Development, evaluation, and performance of an improved technique for passively warming plants and ecosystems.
Advances in understanding and model representation of plant and ecosystem responses to rising temperature have typically required temperature manipulation of research plots. In remote or logistically challenging locations, passive warming using solar radiation is often the only viable approach for temperature manipulation. However, current passive warming approaches are only able to elevate mean daily air temperature by about 1.5°C. The scientists have developed an alternative approach to passive warming that uses modulated venting to allow additional warming. The system requires no electrical power for fully autonomous operation. When tested in the research environment, the coastal tundra of northern Alaska, the project's chambers were able to double the warming achieved by existing approaches.
This technical advance allows researchers to study the effect of greater temperature elevations than previously possible using passive (solar radiation) warming. This is particularly relevant for remote and challenging environments, such as the Arctic, that are projected to experience warming that exceeds the 1.5°C limit of current technology by the middle of the century.
The study's zero-power warming (ZPW) chamber requires no electrical power for fully autonomous operation. It uses a novel system of internal and external heat exchangers that allow differential actuation of pistons in coupled cylinders to control chamber venting. This enables the ZPW chamber venting to respond to the difference between the external and internal air temperatures, thereby increasing the potential for warming and eliminating the risk of overheating. During the thaw season on the coastal tundra of northern Alaska the ZPW chamber was able to elevate the mean daily air temperature 2.6°C above ambient, double the warming achieved by an adjacent passively warmed control chamber that lacked the team's hydraulic system. The team describe the construction, evaluation, and performance of their ZPW chamber and discuss the impact of potential artifacts associated with the design and its operation on the Arctic tundra. The approach described here is highly flexible and tuneable, enabling customization for use in many different environments where significantly greater temperature manipulation than that possible with existing passive warming approaches is desired.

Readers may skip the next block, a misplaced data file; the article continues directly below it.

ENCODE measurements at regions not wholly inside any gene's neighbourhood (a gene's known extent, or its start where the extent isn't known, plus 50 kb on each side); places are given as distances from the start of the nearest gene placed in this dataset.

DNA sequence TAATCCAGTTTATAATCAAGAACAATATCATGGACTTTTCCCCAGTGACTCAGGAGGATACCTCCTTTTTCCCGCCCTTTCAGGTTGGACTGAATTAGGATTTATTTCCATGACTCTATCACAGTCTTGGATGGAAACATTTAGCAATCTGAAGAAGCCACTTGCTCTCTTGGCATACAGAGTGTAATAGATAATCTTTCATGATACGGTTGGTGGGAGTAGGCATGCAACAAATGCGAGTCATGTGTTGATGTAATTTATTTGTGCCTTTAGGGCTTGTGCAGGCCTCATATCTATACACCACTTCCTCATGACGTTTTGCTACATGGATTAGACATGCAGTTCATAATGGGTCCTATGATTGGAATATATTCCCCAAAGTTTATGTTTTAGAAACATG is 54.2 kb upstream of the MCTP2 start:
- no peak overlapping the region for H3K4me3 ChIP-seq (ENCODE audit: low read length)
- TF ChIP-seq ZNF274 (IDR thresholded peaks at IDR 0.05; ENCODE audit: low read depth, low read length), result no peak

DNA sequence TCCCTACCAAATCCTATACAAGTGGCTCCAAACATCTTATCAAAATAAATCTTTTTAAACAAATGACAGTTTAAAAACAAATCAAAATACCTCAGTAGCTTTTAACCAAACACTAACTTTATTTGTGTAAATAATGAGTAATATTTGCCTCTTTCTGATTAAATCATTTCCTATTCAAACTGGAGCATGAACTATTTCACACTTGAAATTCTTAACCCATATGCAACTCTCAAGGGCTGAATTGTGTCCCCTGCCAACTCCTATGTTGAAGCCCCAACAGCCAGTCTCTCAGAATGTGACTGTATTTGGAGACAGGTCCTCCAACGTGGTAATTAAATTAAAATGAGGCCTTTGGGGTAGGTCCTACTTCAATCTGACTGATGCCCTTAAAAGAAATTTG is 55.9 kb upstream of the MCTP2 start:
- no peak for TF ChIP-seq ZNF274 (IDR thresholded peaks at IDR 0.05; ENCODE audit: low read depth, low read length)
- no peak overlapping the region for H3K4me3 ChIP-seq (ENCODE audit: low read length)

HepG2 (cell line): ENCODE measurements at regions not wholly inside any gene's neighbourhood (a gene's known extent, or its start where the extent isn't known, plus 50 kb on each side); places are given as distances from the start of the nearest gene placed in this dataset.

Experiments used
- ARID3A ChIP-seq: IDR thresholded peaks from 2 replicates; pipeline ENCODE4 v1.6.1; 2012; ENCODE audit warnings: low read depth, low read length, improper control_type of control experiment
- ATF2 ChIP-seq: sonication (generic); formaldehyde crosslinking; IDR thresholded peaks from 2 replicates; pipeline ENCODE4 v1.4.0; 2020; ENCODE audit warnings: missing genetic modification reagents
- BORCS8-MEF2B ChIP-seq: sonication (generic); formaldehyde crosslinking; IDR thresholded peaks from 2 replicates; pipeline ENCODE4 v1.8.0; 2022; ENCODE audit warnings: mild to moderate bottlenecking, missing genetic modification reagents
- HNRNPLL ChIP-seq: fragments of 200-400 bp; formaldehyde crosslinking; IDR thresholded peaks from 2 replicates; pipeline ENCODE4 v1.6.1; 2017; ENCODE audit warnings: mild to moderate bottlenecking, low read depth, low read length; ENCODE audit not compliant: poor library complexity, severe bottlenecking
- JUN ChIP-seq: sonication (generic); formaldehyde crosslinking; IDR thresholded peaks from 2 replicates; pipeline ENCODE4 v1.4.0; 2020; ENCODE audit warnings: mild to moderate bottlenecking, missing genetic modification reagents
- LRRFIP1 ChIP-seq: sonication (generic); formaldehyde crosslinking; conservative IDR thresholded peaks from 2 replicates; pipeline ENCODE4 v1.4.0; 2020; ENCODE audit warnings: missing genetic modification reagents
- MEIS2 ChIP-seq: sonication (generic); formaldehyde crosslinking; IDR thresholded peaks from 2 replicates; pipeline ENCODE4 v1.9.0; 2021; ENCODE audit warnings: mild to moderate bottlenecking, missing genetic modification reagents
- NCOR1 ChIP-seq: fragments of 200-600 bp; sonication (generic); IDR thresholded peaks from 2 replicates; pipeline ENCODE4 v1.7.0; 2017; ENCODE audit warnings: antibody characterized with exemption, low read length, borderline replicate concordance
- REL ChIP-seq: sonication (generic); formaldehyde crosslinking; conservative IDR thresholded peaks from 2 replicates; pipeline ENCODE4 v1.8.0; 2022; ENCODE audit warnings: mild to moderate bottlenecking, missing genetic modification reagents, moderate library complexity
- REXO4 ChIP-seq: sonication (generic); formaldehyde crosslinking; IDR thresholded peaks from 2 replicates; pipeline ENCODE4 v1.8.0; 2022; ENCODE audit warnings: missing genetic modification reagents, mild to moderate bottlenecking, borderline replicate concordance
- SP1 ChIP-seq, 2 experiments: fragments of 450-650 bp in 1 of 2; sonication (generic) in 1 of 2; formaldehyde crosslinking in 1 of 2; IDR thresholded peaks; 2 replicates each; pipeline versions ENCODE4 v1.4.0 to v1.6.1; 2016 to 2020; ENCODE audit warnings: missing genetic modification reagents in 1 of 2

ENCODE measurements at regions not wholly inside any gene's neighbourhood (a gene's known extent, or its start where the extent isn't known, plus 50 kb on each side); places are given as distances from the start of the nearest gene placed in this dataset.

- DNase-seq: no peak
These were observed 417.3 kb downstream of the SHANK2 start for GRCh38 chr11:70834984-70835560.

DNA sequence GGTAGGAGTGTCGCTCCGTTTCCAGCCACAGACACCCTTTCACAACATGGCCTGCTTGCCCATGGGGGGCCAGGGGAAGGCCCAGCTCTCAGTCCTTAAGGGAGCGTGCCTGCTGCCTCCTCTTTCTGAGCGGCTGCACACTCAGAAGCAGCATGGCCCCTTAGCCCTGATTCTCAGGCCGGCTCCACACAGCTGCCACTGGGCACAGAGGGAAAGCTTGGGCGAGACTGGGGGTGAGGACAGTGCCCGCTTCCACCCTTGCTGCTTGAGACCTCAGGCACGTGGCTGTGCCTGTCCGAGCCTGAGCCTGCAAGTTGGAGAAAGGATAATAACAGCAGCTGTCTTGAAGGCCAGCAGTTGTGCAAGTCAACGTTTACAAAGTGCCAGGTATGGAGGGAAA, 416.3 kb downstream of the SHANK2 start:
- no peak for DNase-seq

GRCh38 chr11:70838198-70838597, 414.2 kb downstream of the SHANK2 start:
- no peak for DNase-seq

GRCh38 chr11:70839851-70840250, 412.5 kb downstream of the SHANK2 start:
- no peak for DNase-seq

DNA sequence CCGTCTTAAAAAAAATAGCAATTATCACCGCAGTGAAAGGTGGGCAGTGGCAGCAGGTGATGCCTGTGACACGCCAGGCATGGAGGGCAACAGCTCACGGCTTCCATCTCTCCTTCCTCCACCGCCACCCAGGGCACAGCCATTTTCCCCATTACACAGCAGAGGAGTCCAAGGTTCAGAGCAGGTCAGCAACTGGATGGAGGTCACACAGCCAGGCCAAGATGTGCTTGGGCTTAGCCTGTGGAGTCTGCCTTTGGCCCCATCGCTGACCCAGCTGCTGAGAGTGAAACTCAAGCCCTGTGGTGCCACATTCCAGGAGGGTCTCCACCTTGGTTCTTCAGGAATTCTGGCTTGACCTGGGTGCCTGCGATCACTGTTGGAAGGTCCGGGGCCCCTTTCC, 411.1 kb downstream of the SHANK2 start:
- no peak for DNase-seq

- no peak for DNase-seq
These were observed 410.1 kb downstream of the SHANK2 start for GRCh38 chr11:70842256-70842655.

BER Program Manager
Terrestrial Ecosystem Science, SC-23.1
Brookhaven National Laboratory
Upton, NY 11973-5000
This work was supported by the Next-Generation Ecosystem Experiments (NGEE)–Arctic project, which is supported by the Office of Biological and Environmental Research within the U.S. Department of Energy Office of Science.
Lewin, K.F., A. McMahon, K.S. Ely, S.P. Serbin, A. Rogers. “A zero-power warming chamber for investigating plant responses to rising temperature.” Biogeosciences 14, 4071–4083. [DOI:10.5194/bg-14-4071-2017]
SC-33.1 Earth and Environmental Sciences Division, BER
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